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Cameroonian Professor To Sue US University For Piracy 

By Jean Marie Ngong Song

The Deputy Vice Chancellor of Bamenda University of Science and Technology, BUST, Professor Fongot Kini-Yen Kini, has said he is suing the Johns Hopkins University in the US for gross piracy of his four books.

The books published in 2013 include 478-page Bakassi: Or The Politics of Exclusion and Occupation? and three volumes in November 2015 on Pan-Africanism: Political Philosophy and Socio-Economic Anthropology for African and Governance – Caribbean and African American Contribution” comprising 1922 pages.

“I was informed of the piracy by a friend from Estonia of former Russian Republic who uncovered the piracy. It is very disappointing. When we do academics, we want to be honest which reflects on my research and I wanted the world to benefit from it as well as myself.

I spent millions, sleepless nights and years for the compilation of these books. After these colossal efforts, I end up just to be treated like a big thief steals from me all that I have laboured for. I feel very disappointed and hurt. It makes me a pauper,” said Prof. Kini.

According to the professor, his books were recently published in Britain and sold in America on for 65 US dollars per copy.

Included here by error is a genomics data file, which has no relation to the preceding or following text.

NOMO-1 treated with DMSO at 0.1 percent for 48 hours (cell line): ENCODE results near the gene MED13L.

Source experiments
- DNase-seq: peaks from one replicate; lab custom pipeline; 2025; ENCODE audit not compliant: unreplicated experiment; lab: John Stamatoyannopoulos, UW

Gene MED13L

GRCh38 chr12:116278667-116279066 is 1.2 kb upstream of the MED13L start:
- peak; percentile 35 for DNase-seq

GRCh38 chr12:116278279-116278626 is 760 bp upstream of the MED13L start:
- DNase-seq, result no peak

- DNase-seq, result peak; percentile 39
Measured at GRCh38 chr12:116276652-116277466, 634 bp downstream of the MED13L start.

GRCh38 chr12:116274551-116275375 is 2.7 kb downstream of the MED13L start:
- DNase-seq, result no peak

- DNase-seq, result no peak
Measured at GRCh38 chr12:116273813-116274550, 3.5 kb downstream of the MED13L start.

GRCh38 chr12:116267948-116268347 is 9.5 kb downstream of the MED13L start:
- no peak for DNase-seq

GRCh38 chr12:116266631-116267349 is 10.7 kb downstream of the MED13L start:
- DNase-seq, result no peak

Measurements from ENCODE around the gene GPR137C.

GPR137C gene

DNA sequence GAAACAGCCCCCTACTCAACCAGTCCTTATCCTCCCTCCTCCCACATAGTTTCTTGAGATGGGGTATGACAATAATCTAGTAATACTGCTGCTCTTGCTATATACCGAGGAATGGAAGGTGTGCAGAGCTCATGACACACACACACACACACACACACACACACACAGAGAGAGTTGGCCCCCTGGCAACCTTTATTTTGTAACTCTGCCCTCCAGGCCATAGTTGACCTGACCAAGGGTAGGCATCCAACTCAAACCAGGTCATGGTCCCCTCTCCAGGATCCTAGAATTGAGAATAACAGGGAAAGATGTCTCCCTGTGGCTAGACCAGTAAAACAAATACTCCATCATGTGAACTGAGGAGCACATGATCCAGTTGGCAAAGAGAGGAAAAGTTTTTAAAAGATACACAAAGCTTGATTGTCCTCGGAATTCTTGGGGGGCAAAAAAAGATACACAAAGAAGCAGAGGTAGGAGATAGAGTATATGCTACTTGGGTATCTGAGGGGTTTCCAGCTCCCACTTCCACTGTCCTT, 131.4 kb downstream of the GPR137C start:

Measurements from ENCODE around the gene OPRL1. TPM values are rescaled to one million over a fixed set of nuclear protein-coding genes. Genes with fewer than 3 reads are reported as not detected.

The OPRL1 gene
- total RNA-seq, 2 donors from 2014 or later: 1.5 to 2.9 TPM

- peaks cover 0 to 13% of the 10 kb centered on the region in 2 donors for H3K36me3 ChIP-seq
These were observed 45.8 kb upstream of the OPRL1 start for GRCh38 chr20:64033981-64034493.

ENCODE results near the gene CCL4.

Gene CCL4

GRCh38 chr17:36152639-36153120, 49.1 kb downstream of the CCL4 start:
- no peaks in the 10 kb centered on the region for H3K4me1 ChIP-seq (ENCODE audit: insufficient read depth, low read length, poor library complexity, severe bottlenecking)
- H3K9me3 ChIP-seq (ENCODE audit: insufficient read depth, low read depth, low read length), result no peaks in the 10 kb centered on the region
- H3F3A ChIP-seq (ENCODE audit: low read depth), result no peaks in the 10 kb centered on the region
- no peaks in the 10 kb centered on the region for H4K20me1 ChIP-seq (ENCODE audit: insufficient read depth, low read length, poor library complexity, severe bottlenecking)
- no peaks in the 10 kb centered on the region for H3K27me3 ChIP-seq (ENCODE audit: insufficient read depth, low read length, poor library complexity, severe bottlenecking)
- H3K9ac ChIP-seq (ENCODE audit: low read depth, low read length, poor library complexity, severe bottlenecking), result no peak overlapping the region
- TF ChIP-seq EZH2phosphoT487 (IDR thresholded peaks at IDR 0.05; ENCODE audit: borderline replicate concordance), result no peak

He said he never gave any authorisation; neither to the publisher nor to the Johns Hopkins University to publish and dispose of his works to the public for their private gain or for their personal interest.
He added that Langaa Publishers have also denied giving an authorisation for the stealing and piracy of this intellectual property, which belongs only to the author and to nobody else.

Professor Fongot Kini-Yen Kini is threatening to take the matter to the International Court of Justice for intellectual property and Municipal Courts on the theft and abuse of his intellectual property rights and human rights.

“I have already contacted a lawyer who is a specialist on intellectual property rights in America who is working on the matter and will soon sue the University for this theft because they have done it so blatantly. Things will have to follow their course legally.

I will also try to sue from Cameroon, from the International Court of Property Rights which is in Geneva because these are works I have consecrated over 30 years of research and it is a shame that somebody should deprive me of my hard earned works and benefits without any qualms of conscience,” said the professor.

Fongot Kini-Yen Kini said the Americans he knows and had worked with are very decent and good people.
“I have worked with Americans as cross-cultural training coordinator for the Peace Corps volunteers and for the American Embassy in Cameroon as the Assistant Cultural Officer for 12 years. I regret that there are a few people and institutions like Johns Hopkins University which now want to start dragging the good image of America in the mud,” Prof. Kini observed.